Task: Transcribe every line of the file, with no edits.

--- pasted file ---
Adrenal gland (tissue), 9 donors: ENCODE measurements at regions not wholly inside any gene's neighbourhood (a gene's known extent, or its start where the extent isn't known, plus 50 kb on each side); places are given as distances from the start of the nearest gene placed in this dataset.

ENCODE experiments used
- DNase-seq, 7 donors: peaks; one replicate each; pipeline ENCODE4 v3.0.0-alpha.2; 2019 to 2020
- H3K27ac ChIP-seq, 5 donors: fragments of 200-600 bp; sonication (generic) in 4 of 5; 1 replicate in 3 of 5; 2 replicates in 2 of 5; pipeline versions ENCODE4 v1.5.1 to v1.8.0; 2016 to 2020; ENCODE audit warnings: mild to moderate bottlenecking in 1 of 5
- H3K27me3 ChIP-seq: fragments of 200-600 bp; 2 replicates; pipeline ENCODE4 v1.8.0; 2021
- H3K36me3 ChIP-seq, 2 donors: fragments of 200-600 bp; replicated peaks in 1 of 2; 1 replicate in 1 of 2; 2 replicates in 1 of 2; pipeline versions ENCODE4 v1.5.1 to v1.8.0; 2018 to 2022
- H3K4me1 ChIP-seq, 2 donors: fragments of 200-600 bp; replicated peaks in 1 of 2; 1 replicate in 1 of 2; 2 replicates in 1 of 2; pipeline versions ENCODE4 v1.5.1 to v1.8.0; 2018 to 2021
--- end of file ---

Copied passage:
Adrenal gland (tissue), 9 donors: ENCODE measurements at regions not wholly inside any gene's neighbourhood (a gene's known extent, or its start where the extent isn't known, plus 50 kb on each side); places are given as distances from the start of the nearest gene placed in this dataset.

ENCODE experiments used
- DNase-seq, 7 donors: peaks; one replicate each; pipeline ENCODE4 v3.0.0-alpha.2; 2019 to 2020
- H3K27ac ChIP-seq, 5 donors: fragments of 200-600 bp; sonication (generic) in 4 of 5; 1 replicate in 3 of 5; 2 replicates in 2 of 5; pipeline versions ENCODE4 v1.5.1 to v1.8.0; 2016 to 2020; ENCODE audit warnings: mild to moderate bottlenecking in 1 of 5
- H3K27me3 ChIP-seq: fragments of 200-600 bp; 2 replicates; pipeline ENCODE4 v1.8.0; 2021
- H3K36me3 ChIP-seq, 2 donors: fragments of 200-600 bp; replicated peaks in 1 of 2; 1 replicate in 1 of 2; 2 replicates in 1 of 2; pipeline versions ENCODE4 v1.5.1 to v1.8.0; 2018 to 2022
- H3K4me1 ChIP-seq, 2 donors: fragments of 200-600 bp; replicated peaks in 1 of 2; 1 replicate in 1 of 2; 2 replicates in 1 of 2; pipeline versions ENCODE4 v1.5.1 to v1.8.0; 2018 to 2021